No disrespect to Professor Stanley Fish, the author of “How to Write a Sentence and How to Read One,” but this book is too long and too complicated to teach people how to write a sentence.
First of all, a book on how to write a sentence should NOT be 163 pages. That’s even intimidating to a writer like me who love words, sentences and paragraphs. But, I guess you have to be a highly scholastic student or practitioner of writing to appreciate the content and number of pages. And, you shouldn’t need a dictionary to read about how to write sentences.
Speaking of content, let me share some of the chapter titles with you.
- The Subordinating Style (Chapter 5) – What does that mean?
- The Additive Style (Chapter 6) – If I think food, I may get it.
- The Satiric Style: The Return of Content (Chapter 7) – Are you kidding me????
Oh, the words on the pages get better: “Prepositional phrases”, “past or present participles”, “adverbs”, “nouns” and “adjectives.” Although I know I use those things in my writings and blog posts in any given day, I cannot tell you what the first two terms mean. So, what this means is…I am NOT Smarter than a 5th Grader.
To add insult to injury, check out this statement. “They confuse a taxonomy of the parts of a speech with an analysis of a sentence’s logical structure.” Riiiightt.
One interesting statement that screamed at me was, “…verbal fluency is the product of hours spent writing about nothing.” This confirms that the more you write, the better you get at speaking. But here’s my concern: Would you make sense??
But the next sentence would really mess you up if you really wanted to write sentences: “Nonsense sentences – sentences that display a logical arrangement of components, but are without a discernible message – may be the best material.” Not only will you NOT know how to write sentences, you will sound illogical just like my prior statement did – even if your words are arranged in a logical manner.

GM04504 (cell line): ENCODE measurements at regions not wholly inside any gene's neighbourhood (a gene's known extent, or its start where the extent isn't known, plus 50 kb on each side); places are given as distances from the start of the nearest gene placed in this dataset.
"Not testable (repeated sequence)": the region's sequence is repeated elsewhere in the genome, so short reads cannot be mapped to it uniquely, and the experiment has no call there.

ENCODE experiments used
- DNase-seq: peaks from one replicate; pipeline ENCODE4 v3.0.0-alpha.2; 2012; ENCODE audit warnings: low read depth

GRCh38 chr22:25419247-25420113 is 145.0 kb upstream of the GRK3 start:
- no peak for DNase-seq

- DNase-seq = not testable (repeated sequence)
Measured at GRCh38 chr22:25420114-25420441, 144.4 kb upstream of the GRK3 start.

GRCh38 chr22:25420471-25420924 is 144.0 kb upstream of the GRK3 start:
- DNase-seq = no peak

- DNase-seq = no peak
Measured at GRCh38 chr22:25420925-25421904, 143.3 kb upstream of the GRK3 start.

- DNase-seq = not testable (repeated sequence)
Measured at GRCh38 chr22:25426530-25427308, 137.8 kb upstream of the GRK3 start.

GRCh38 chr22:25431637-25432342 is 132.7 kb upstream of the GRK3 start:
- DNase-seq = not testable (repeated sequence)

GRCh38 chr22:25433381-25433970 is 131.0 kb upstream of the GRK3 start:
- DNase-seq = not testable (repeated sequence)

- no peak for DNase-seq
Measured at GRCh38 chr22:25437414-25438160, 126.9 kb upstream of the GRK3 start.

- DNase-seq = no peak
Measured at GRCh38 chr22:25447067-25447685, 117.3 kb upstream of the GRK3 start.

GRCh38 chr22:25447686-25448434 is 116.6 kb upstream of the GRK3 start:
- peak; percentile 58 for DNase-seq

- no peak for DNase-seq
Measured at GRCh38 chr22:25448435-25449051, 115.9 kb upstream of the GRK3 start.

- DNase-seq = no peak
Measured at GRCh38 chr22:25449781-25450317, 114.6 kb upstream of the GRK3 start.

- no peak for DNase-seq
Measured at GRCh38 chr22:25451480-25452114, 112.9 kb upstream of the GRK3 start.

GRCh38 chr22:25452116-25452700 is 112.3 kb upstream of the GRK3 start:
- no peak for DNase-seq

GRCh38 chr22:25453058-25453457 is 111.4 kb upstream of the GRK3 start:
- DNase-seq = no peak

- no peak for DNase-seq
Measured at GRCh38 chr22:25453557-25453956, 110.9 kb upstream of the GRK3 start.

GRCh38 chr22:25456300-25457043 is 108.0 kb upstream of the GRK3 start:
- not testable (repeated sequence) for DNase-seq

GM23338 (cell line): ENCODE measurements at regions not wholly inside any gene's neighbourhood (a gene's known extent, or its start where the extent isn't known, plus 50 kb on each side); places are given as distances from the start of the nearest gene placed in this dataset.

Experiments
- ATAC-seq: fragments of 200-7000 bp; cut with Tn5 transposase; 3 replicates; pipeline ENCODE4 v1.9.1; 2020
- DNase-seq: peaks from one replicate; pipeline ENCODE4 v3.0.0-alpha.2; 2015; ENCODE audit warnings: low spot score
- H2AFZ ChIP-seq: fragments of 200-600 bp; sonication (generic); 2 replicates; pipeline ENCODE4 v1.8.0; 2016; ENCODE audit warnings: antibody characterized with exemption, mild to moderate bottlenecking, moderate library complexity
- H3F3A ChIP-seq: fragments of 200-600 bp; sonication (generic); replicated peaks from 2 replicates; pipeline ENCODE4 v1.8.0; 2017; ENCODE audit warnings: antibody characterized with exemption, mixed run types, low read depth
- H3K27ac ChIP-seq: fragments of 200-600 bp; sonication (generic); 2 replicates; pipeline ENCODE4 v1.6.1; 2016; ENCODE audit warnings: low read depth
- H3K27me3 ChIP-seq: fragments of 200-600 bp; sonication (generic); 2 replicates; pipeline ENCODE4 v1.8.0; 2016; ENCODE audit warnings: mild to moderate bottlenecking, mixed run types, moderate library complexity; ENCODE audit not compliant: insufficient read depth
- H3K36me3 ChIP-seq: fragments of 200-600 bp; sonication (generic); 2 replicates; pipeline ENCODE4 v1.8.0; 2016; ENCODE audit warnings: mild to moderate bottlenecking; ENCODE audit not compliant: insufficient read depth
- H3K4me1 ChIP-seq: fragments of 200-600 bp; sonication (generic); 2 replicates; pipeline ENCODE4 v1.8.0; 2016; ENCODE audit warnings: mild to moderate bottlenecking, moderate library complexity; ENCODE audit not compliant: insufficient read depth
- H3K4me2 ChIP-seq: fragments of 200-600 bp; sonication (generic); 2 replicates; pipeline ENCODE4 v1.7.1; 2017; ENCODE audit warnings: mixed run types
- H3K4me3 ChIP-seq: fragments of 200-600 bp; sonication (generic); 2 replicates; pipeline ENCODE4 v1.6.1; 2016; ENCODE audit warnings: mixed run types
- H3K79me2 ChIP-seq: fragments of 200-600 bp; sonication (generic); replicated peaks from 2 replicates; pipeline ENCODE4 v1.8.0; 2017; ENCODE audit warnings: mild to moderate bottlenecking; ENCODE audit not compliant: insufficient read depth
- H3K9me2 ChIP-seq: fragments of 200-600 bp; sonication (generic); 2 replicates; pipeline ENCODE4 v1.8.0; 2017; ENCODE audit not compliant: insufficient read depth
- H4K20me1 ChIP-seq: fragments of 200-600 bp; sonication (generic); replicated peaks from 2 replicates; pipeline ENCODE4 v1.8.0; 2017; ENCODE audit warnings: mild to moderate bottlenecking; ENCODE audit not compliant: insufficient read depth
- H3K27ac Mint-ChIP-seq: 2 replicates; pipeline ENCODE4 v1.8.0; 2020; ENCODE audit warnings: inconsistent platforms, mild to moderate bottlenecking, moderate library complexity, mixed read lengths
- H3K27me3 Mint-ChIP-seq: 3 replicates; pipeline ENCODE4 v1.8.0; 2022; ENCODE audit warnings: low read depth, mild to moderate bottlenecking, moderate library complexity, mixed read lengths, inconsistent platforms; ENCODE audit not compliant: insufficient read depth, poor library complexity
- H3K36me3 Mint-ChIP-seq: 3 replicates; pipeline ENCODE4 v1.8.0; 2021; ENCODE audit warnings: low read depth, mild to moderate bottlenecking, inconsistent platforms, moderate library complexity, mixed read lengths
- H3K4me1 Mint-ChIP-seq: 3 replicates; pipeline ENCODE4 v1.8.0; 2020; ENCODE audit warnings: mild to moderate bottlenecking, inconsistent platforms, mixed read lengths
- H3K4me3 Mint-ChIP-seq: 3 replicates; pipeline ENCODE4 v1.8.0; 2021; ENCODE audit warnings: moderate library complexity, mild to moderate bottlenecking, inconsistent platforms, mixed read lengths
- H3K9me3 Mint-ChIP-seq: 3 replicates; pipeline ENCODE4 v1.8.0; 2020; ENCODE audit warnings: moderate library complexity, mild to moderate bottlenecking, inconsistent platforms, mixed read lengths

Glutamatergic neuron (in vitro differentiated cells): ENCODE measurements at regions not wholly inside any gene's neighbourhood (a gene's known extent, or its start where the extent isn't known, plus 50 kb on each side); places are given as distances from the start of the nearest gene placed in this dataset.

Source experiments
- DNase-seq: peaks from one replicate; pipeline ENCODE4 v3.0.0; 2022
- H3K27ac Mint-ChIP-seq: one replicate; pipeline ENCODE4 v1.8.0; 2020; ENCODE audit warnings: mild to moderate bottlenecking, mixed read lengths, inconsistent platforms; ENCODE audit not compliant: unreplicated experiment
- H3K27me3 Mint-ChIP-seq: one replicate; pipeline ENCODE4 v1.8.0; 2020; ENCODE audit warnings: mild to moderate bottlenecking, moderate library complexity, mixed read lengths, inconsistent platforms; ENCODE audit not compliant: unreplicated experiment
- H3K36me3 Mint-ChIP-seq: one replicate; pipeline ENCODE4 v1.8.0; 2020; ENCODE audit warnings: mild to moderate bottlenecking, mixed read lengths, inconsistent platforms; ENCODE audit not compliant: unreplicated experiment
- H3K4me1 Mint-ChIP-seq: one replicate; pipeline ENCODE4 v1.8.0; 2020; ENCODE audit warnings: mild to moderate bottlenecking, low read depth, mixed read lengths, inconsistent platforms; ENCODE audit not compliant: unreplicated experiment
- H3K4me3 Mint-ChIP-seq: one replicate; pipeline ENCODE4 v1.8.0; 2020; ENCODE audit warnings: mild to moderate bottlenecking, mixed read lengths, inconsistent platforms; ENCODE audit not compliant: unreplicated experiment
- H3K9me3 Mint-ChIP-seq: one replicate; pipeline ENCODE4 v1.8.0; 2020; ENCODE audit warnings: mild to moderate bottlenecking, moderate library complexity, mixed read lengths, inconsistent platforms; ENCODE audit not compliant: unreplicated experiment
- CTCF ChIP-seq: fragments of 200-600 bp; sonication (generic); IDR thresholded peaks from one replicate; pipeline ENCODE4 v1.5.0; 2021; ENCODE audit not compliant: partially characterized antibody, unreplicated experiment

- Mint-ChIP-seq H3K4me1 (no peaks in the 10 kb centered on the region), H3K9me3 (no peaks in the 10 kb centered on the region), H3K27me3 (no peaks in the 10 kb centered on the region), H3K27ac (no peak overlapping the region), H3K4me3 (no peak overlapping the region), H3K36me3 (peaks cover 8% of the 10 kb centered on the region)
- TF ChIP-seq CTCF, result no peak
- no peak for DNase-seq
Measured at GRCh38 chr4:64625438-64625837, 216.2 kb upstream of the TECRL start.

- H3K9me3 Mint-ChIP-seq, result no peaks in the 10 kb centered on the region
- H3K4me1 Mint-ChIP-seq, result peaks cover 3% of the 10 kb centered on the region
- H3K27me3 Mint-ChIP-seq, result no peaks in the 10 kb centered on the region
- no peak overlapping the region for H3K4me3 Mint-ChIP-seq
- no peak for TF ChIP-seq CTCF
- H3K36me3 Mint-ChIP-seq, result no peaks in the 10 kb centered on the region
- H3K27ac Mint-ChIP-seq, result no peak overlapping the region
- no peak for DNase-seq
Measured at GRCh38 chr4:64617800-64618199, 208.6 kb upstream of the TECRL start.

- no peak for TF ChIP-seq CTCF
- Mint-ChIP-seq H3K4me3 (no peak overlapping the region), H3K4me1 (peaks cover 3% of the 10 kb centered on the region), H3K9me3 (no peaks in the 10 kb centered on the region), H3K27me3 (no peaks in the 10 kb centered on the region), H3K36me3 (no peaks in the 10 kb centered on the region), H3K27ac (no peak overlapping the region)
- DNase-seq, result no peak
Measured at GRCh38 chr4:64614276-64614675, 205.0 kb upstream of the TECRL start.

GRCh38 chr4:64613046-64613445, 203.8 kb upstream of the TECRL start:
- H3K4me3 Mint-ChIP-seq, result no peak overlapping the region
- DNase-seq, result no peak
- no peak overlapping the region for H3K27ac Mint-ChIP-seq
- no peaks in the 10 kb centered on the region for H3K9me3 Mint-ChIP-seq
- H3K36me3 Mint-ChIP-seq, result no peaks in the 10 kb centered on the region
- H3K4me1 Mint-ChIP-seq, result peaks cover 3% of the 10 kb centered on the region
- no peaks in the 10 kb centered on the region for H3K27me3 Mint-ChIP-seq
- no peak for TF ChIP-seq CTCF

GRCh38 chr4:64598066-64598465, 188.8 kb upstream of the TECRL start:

It is not until you reach Chapter 4 that you find out what a good sentence is and how to write one. That is…if you can make it through the first three chapters of big words and long explanations. Yes, that was ONLY three chapters.
Anyhoo, I am going to end here. I was really excited about this book until I saw the number of pages. And the content? Forget it. “How to Write a Sentence and How to Read One” will be gracing the shelves of my local library tomorrow. If Mr. Fisher wrote anything about how to read a sentence, I missed it because of my efforts to understand how to write one.
This book has inspired me on two levels. One, when I write my writing book, I promise it will be 100 pages or less. And two, I will use simple, every day words that aspiring writers, novice writers and more experienced writers can relate to and understand without a dictionary.
If you have read “How to Write A Sentence” and can explain it in laymen terms and simple words, I would love to hear from you.